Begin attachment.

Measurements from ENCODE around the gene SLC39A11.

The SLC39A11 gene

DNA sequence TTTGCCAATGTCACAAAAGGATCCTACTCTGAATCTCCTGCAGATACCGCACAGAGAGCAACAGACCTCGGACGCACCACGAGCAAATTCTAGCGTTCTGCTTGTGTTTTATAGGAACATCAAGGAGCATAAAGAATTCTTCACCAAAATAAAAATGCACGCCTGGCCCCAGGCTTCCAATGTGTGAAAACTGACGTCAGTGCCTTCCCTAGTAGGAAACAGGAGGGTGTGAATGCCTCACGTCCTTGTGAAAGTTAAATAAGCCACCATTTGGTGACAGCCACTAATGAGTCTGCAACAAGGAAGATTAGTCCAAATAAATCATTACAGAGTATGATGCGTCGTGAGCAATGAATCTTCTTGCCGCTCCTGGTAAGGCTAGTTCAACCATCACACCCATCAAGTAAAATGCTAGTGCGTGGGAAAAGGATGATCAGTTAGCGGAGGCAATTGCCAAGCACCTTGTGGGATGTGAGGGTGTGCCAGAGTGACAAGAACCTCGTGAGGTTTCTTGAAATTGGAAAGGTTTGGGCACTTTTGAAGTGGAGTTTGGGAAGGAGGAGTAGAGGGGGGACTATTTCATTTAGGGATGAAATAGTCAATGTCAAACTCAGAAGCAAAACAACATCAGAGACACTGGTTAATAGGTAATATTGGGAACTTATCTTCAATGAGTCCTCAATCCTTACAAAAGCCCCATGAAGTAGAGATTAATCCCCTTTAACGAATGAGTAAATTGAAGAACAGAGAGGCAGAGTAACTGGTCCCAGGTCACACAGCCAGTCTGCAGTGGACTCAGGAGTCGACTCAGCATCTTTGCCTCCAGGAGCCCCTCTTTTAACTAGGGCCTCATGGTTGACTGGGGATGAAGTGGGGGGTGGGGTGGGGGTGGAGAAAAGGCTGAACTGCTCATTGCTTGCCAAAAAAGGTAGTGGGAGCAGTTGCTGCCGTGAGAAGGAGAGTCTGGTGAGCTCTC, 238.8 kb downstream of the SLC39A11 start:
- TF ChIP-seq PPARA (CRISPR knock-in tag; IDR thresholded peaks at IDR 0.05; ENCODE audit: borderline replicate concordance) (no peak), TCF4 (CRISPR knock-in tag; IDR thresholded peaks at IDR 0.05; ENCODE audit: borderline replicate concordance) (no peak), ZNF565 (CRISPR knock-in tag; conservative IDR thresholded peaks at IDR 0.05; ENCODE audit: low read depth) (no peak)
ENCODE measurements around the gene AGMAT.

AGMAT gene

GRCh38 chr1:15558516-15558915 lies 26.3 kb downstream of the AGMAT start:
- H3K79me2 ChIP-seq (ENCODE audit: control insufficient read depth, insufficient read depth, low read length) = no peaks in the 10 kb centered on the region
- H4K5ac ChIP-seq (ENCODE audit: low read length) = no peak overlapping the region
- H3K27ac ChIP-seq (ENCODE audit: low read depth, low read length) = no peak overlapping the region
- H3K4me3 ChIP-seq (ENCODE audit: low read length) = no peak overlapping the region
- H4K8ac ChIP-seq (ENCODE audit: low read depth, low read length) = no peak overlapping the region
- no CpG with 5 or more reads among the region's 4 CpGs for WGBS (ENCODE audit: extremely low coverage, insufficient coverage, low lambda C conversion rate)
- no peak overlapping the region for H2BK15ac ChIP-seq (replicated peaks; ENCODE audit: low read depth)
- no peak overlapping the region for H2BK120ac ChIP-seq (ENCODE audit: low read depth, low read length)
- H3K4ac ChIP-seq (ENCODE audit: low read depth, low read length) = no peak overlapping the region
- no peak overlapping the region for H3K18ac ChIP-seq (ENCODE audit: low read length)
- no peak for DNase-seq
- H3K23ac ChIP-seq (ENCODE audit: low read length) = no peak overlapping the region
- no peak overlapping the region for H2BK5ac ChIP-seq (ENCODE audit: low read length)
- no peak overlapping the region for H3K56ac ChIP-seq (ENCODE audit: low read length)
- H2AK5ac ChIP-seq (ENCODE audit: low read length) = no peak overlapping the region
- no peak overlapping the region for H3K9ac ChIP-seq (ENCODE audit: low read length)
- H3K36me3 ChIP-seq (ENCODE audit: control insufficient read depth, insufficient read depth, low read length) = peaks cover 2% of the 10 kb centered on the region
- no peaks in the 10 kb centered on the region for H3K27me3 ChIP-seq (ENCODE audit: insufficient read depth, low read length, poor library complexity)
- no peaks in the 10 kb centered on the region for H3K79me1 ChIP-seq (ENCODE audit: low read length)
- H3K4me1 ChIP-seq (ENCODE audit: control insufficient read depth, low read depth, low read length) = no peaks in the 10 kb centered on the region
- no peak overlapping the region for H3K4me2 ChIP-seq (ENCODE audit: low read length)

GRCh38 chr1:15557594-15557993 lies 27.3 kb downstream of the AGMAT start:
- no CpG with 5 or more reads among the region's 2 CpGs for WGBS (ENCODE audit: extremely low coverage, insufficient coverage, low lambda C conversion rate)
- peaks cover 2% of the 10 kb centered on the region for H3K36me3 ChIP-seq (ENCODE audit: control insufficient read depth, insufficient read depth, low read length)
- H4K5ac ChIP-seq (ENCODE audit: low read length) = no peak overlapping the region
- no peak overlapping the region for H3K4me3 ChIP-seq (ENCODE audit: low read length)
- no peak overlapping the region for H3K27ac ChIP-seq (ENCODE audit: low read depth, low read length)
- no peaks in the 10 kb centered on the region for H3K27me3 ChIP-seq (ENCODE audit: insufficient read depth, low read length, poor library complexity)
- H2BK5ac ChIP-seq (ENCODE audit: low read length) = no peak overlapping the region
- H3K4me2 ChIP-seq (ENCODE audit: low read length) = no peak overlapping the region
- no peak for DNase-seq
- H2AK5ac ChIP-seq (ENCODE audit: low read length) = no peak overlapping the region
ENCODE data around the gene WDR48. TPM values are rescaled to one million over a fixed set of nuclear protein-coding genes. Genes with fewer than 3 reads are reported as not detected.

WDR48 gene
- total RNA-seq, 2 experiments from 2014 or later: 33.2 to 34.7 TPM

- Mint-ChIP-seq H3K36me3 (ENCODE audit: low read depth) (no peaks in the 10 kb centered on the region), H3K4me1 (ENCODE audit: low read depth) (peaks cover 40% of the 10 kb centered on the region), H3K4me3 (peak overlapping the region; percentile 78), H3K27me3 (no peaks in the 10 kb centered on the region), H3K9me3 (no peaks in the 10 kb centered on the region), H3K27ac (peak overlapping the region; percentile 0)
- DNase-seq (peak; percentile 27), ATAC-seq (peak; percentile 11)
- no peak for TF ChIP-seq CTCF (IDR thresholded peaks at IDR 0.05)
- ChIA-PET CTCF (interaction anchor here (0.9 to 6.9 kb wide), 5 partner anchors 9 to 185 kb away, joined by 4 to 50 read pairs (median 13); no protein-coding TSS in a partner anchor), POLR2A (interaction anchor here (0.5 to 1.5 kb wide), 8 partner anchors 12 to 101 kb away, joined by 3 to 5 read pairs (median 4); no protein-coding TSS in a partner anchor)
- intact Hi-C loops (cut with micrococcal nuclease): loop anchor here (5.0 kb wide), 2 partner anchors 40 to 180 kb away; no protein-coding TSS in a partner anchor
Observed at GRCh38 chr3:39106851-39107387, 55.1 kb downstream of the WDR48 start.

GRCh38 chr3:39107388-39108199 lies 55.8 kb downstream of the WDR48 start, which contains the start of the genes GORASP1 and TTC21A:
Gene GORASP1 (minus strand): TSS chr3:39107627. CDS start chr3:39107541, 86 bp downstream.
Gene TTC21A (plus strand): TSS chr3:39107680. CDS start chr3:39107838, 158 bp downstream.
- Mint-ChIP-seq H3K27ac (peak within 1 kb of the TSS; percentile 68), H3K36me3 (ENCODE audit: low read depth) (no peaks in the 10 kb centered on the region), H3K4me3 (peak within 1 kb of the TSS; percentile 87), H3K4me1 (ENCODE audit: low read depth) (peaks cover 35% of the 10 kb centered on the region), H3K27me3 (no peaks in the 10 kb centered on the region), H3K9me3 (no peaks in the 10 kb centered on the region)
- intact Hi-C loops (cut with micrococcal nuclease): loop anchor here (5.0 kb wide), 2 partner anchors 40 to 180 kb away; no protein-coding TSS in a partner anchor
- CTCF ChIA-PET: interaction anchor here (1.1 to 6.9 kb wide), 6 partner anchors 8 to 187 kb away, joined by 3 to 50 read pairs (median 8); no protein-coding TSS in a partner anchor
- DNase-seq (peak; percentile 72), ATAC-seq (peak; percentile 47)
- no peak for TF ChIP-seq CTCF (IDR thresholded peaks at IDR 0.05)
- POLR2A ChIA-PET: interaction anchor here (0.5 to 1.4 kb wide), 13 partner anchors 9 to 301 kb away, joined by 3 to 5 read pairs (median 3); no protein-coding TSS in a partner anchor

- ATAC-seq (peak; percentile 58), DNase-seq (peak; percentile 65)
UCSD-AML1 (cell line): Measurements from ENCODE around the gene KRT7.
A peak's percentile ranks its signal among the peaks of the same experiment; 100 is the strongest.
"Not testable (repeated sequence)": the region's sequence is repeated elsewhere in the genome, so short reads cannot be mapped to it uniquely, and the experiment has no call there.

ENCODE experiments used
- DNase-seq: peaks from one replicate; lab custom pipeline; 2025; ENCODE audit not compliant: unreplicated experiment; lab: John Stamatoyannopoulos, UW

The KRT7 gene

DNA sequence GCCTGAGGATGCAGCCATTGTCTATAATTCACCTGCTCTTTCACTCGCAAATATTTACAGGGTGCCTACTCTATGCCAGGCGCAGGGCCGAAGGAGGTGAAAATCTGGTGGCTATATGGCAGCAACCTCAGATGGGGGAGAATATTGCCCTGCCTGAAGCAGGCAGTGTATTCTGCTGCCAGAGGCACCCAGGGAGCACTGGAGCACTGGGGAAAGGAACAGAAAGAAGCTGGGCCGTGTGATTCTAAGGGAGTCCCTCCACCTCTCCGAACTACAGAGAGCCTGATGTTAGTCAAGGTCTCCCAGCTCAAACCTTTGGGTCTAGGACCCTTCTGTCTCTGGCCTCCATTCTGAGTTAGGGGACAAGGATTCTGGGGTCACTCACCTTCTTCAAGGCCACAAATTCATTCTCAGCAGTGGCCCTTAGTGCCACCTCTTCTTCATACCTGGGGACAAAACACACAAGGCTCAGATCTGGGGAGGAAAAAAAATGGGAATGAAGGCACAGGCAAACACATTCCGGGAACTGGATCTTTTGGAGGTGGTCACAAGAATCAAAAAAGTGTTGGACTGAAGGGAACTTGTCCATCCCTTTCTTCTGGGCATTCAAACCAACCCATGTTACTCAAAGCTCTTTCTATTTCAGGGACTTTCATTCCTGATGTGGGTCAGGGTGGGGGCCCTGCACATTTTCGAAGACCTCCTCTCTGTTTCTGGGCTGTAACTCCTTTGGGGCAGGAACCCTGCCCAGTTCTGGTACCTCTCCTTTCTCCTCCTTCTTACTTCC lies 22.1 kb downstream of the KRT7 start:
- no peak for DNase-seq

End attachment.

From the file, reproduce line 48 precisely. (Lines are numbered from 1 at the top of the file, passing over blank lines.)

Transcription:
Observed at GRCh38 chr3:39106851-39107387, 55.1 kb downstream of the WDR48 start.